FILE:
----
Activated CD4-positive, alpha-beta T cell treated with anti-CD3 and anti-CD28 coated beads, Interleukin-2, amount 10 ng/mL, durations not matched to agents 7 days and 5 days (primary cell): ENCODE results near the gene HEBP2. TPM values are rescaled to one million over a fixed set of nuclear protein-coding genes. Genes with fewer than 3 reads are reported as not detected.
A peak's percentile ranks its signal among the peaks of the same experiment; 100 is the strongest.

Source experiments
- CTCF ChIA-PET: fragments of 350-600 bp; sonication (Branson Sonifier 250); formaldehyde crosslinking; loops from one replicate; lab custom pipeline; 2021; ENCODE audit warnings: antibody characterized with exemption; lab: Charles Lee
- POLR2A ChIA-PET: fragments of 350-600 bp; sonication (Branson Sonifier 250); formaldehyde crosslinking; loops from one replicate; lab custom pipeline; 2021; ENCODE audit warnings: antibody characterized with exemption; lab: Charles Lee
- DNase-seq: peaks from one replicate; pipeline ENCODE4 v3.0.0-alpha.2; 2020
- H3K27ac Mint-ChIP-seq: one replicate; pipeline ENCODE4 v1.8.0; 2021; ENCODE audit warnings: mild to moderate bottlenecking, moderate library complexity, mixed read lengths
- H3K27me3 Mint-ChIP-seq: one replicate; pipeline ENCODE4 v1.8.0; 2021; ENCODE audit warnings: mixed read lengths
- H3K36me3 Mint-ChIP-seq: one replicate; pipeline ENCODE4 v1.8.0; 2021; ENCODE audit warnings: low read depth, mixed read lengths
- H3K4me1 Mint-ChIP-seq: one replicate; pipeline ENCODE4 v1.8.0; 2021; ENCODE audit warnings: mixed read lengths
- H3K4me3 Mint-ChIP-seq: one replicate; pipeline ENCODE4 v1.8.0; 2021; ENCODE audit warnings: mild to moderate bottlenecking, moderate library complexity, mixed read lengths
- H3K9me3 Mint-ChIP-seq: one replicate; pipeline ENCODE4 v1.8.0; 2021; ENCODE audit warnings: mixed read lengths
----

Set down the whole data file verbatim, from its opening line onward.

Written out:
Activated CD4-positive, alpha-beta T cell treated with anti-CD3 and anti-CD28 coated beads, Interleukin-2, amount 10 ng/mL, durations not matched to agents 7 days and 5 days (primary cell): ENCODE results near the gene HEBP2. TPM values are rescaled to one million over a fixed set of nuclear protein-coding genes. Genes with fewer than 3 reads are reported as not detected.
A peak's percentile ranks its signal among the peaks of the same experiment; 100 is the strongest.

Source experiments
- CTCF ChIA-PET: fragments of 350-600 bp; sonication (Branson Sonifier 250); formaldehyde crosslinking; loops from one replicate; lab custom pipeline; 2021; ENCODE audit warnings: antibody characterized with exemption; lab: Charles Lee
- POLR2A ChIA-PET: fragments of 350-600 bp; sonication (Branson Sonifier 250); formaldehyde crosslinking; loops from one replicate; lab custom pipeline; 2021; ENCODE audit warnings: antibody characterized with exemption; lab: Charles Lee
- DNase-seq: peaks from one replicate; pipeline ENCODE4 v3.0.0-alpha.2; 2020
- H3K27ac Mint-ChIP-seq: one replicate; pipeline ENCODE4 v1.8.0; 2021; ENCODE audit warnings: mild to moderate bottlenecking, moderate library complexity, mixed read lengths
- H3K27me3 Mint-ChIP-seq: one replicate; pipeline ENCODE4 v1.8.0; 2021; ENCODE audit warnings: mixed read lengths
- H3K36me3 Mint-ChIP-seq: one replicate; pipeline ENCODE4 v1.8.0; 2021; ENCODE audit warnings: low read depth, mixed read lengths
- H3K4me1 Mint-ChIP-seq: one replicate; pipeline ENCODE4 v1.8.0; 2021; ENCODE audit warnings: mixed read lengths
- H3K4me3 Mint-ChIP-seq: one replicate; pipeline ENCODE4 v1.8.0; 2021; ENCODE audit warnings: mild to moderate bottlenecking, moderate library complexity, mixed read lengths
- H3K9me3 Mint-ChIP-seq: one replicate; pipeline ENCODE4 v1.8.0; 2021; ENCODE audit warnings: mixed read lengths